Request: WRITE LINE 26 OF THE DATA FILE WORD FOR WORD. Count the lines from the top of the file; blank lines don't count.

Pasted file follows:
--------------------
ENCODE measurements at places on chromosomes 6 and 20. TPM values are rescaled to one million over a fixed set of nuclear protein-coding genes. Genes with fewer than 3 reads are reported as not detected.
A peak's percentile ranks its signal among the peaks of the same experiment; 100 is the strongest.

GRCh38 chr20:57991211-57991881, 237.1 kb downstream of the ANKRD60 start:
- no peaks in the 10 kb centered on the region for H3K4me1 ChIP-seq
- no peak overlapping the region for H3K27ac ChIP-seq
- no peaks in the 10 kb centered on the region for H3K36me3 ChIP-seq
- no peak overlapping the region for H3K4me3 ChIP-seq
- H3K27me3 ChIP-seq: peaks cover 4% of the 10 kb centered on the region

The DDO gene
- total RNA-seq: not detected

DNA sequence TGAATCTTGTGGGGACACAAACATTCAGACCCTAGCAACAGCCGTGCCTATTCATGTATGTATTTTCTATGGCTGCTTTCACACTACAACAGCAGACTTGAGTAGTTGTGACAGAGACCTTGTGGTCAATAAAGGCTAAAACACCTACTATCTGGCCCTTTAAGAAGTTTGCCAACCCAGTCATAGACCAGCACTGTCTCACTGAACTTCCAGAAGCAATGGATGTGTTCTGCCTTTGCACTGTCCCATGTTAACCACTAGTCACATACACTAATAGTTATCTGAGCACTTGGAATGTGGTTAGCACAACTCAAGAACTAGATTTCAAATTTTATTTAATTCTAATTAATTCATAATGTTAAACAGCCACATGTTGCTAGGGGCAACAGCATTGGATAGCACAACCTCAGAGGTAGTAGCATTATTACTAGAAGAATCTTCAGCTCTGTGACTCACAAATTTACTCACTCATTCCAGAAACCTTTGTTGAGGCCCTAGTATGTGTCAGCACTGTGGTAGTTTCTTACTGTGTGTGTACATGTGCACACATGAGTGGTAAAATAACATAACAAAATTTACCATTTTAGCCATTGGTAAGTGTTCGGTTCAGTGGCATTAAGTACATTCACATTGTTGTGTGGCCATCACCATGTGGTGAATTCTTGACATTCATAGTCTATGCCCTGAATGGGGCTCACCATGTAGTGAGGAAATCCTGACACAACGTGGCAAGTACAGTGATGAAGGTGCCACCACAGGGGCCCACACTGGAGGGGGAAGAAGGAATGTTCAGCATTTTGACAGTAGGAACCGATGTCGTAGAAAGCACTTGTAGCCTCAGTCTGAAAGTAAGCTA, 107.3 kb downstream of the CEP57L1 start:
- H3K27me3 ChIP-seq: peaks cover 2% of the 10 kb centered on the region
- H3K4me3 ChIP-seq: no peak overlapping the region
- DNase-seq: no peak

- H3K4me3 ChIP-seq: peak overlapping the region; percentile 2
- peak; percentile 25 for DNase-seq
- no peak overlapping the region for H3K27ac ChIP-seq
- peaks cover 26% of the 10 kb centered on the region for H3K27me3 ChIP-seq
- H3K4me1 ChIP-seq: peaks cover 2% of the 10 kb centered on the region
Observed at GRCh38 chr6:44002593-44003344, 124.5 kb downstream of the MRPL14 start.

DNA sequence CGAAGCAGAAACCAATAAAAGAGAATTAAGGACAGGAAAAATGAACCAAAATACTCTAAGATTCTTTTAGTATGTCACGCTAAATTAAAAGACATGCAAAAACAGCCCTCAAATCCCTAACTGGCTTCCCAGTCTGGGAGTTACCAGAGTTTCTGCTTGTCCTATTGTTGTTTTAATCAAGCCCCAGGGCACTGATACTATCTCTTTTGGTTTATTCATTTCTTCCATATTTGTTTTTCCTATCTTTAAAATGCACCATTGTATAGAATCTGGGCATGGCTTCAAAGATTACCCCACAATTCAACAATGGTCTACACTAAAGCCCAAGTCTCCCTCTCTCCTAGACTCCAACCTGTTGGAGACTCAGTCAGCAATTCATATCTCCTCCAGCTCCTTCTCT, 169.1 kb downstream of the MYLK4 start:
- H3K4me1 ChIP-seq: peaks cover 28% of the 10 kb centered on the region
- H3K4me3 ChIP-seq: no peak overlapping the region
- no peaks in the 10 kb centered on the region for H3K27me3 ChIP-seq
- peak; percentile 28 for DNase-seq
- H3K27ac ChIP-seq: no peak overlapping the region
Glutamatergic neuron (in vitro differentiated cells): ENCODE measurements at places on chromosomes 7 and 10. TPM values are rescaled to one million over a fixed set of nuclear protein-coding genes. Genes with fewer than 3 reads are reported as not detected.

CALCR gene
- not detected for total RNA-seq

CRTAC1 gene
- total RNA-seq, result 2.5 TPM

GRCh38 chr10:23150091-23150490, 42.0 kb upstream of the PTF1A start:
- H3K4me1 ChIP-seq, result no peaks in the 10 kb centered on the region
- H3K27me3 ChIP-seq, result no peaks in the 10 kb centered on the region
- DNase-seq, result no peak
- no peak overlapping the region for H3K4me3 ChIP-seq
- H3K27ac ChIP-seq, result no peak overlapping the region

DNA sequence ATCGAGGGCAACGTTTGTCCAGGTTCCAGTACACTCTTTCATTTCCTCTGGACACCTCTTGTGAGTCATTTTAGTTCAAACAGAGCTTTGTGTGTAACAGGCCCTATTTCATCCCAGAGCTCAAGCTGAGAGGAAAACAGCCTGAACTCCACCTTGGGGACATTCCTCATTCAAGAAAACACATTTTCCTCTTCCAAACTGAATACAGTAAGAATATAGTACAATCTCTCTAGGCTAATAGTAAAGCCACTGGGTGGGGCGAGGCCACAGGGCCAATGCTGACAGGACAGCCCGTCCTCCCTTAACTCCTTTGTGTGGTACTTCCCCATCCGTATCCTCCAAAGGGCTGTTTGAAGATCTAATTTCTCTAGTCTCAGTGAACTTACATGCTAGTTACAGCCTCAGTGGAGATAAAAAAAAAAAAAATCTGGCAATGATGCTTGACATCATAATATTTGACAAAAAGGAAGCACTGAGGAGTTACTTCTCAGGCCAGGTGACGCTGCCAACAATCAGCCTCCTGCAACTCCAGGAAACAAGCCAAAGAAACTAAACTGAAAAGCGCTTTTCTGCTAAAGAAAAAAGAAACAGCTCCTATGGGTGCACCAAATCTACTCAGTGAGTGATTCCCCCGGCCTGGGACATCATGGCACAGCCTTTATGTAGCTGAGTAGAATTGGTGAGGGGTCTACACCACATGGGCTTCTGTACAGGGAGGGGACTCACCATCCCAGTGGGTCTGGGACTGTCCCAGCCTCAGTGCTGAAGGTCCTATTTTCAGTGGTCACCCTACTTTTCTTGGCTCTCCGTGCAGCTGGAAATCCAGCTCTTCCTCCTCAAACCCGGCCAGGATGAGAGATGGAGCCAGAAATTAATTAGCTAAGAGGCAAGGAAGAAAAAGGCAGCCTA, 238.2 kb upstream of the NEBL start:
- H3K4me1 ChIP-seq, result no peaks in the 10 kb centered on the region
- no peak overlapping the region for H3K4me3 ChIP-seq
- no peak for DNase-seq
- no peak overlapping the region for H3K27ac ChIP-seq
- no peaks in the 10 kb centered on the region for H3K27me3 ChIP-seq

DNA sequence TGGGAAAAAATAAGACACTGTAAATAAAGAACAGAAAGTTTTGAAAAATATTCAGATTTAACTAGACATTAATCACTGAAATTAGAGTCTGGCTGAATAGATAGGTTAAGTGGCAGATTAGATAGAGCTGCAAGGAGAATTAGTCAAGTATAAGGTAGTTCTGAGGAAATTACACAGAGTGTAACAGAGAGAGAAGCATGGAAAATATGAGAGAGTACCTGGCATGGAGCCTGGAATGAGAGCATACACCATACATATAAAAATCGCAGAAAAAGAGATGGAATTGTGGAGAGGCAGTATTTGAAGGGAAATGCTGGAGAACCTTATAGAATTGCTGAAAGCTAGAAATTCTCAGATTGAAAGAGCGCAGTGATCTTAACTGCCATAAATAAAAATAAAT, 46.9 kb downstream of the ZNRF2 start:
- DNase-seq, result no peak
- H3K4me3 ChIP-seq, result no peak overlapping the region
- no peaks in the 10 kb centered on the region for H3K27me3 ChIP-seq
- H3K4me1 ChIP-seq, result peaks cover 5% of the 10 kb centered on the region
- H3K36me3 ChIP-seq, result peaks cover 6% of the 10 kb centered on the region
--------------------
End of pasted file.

- H3K27ac ChIP-seq: no peak overlapping the region